College of Sciences Courses Spotlight UN Sustainable Development Goals
Six proposals from the College of Sciences will redesign existing courses and begin new ones to help students contribute to a sustainable world have been approved for Undergraduate Sustainability Education Innovation Grants. The proposals tie into the United Nations’ 17 Sustainable Development Goals (UN SDGs).
A total of 21 projects from all six Georgia Tech colleges will reach an estimated 22,500 students. The collaborative effort is focused on a key goal of the Institute’s Sustainability Next Task Force: to produce graduates who are committed to making a positive difference in their communities, their organizations, and the world.
“The overall goal is that all of our students understand the societal context for their work, as well as the scientific, environmental, economic, and social aspects of sustainability,” says Jennifer Leavey, assistant dean for Faculty Mentoring for the College of Sciences and co-chair of Sustainability Next.
Leavey and Rebecca Watts-Hull, assistant director of Faculty Development for Sustainability Education in the Center for Teaching and Learning, served as liaisons for the Undergraduate Sustainability Education Committee, which judged the proposals.
Leavey also coordinates College of Sciences educational programs related to science and sustainability, including the Georgia Tech Urban Honey Bee Project and the Living Building Science Vertically Integrated Project Team.
Leavey said the UN SDGs — which ask world citizens and their governments to consider ambitious solutions to longstanding problems such as hunger, poverty, climate damage, inequality, and lack of quality healthcare — are clear and compelling. “These are things we want for a better world,” she shared. “Every field has some connection to them. And it's just a very easy framework to get behind and understand. I would love it if all Georgia Tech graduates could leave feeling well versed in that understanding, and how their work connects to it.”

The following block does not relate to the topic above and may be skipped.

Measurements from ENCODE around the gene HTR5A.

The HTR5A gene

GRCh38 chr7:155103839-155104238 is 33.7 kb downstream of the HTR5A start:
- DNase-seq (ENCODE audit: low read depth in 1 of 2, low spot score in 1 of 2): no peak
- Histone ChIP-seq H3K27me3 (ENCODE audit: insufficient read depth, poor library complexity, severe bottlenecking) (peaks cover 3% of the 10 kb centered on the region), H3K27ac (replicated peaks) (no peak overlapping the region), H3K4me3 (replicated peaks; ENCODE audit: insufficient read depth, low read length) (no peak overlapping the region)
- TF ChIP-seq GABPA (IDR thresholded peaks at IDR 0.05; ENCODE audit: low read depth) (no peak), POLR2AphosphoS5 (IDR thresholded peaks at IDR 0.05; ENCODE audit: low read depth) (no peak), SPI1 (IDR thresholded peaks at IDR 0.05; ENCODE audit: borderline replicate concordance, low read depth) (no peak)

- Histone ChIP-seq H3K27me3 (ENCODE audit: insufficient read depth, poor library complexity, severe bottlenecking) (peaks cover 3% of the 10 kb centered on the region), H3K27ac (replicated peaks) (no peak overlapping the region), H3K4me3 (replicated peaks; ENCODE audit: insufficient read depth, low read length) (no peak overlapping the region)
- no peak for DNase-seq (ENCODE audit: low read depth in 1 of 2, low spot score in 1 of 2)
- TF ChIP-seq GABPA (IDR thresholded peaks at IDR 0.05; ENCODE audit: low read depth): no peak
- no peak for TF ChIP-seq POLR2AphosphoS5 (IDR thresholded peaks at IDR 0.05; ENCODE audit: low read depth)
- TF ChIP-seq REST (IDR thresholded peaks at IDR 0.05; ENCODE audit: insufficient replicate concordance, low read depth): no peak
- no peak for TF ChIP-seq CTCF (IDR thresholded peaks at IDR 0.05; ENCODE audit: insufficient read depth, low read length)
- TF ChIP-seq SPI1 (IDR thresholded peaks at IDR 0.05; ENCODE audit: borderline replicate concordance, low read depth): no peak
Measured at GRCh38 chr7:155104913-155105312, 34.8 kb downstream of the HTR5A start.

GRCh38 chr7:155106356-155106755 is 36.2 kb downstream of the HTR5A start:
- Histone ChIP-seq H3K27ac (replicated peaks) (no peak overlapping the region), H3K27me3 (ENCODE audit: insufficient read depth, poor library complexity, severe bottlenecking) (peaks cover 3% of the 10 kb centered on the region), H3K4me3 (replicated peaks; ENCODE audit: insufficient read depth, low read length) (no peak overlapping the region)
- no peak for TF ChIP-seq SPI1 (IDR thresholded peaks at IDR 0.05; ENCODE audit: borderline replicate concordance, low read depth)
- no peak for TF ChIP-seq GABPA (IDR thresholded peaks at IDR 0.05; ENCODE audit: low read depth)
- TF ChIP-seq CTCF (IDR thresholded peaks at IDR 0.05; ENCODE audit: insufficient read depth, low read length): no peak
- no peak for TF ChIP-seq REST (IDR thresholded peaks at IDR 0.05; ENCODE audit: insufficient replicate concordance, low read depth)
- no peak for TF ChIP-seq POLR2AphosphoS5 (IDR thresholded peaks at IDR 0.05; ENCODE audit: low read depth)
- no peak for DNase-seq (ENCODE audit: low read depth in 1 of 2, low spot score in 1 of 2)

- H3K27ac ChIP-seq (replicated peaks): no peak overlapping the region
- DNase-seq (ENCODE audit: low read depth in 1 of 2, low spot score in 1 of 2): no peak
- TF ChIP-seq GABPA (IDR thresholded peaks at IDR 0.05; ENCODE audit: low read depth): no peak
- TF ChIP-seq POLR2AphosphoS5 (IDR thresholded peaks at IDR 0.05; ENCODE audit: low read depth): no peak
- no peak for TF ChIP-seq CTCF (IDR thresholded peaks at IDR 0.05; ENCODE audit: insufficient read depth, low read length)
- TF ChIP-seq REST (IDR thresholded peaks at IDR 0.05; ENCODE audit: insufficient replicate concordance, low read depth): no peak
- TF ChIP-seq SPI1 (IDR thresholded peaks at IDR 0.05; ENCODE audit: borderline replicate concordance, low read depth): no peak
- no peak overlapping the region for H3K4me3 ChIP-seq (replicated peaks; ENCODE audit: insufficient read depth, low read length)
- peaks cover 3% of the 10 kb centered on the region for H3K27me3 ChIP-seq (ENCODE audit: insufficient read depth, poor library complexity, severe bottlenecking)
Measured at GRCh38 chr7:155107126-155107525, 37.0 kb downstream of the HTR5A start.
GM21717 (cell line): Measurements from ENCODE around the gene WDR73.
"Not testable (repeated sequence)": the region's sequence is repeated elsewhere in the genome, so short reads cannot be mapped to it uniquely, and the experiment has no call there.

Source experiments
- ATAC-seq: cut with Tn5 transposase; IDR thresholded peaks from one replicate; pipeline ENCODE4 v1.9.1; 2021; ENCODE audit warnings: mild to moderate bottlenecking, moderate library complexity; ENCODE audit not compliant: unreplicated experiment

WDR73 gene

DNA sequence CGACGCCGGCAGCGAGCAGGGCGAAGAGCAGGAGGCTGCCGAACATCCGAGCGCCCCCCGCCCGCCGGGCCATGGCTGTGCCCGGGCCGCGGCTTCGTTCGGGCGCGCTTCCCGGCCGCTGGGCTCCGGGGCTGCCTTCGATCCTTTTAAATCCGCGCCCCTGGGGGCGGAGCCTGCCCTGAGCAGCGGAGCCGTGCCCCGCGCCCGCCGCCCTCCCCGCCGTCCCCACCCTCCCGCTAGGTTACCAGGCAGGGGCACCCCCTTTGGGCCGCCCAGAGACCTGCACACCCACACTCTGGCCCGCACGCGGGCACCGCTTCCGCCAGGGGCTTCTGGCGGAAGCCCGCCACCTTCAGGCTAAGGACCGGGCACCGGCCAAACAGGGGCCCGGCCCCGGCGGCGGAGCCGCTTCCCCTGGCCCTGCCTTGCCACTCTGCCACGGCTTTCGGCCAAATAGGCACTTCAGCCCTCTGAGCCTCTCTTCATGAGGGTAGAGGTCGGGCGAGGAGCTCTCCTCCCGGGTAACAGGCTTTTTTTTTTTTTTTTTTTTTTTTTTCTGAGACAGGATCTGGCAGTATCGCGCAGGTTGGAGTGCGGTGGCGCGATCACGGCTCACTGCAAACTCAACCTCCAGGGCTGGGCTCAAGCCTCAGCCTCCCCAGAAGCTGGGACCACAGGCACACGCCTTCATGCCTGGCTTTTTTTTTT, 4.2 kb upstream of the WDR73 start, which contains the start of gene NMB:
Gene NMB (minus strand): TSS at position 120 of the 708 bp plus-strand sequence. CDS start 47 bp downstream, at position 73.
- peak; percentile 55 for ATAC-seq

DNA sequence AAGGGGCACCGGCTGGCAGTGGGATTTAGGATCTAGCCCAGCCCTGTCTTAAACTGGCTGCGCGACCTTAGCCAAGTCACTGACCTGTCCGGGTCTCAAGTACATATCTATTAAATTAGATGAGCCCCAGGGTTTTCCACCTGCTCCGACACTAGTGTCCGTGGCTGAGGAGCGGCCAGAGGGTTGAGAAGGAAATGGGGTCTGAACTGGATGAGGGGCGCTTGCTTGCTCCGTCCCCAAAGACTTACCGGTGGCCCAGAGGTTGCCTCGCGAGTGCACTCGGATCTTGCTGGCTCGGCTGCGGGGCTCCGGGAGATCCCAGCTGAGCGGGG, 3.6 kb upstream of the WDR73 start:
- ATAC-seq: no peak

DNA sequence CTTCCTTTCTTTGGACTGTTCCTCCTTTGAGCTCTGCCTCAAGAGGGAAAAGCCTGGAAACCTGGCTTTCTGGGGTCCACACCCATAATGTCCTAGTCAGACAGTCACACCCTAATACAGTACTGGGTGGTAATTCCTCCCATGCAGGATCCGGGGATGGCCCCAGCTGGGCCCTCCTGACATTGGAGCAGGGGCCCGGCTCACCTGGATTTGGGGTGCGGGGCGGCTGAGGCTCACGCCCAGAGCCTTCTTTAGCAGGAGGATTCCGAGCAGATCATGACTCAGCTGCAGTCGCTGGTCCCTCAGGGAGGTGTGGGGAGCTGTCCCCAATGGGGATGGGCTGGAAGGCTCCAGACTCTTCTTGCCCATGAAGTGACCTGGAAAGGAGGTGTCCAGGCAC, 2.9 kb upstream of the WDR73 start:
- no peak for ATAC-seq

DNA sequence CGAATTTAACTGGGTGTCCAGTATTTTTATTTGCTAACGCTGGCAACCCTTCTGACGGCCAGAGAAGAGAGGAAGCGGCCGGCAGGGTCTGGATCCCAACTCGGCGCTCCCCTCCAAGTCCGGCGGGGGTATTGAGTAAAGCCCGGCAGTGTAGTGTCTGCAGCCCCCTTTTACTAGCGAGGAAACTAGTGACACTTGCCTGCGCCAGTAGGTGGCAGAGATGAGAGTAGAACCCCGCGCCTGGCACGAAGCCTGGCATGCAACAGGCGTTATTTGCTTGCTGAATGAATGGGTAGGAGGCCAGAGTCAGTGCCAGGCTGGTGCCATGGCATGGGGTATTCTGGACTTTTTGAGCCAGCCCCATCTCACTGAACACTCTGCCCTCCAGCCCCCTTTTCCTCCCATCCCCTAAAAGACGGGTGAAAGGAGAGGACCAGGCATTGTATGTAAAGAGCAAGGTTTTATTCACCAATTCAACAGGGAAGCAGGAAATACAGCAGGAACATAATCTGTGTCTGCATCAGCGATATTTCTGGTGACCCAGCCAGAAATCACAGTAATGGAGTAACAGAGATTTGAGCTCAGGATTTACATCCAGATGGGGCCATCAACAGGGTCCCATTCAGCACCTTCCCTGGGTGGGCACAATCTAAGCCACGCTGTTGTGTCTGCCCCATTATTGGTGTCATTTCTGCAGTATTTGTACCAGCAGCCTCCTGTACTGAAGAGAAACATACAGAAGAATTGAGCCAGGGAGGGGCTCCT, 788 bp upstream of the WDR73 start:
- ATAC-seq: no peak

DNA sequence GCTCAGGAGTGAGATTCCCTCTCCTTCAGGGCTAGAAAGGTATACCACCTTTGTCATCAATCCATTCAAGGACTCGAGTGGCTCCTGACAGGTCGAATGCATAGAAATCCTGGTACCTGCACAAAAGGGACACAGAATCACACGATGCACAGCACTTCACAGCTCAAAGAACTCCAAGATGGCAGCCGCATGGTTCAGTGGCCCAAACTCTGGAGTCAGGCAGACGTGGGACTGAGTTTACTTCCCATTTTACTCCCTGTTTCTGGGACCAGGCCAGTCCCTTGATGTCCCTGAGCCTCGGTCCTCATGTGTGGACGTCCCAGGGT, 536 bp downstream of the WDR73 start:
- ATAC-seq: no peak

The Sustainable Education Committee chose projects that impacted the greatest number of students, including classes that are required for all Georgia Tech undergraduates.
Learn more about the College of Sciences’ six selected proposals:
Laboratory-Based Project on the Chemistry of Alternative Energy Sources
- CHEM 1211L, Chemical Principles I, Laboratory
- Deborah Santos, academic professional, School of Chemistry and Biochemistry
- 1000+ students impacted (majority first-year)
- “I hope that the students would have a better understanding of why they hear about these technologies as possible alternatives, and what obstacles there are to actual widespread implementation,” Santos said. “Maybe students will consider how they might play a role in overcoming those obstacles.”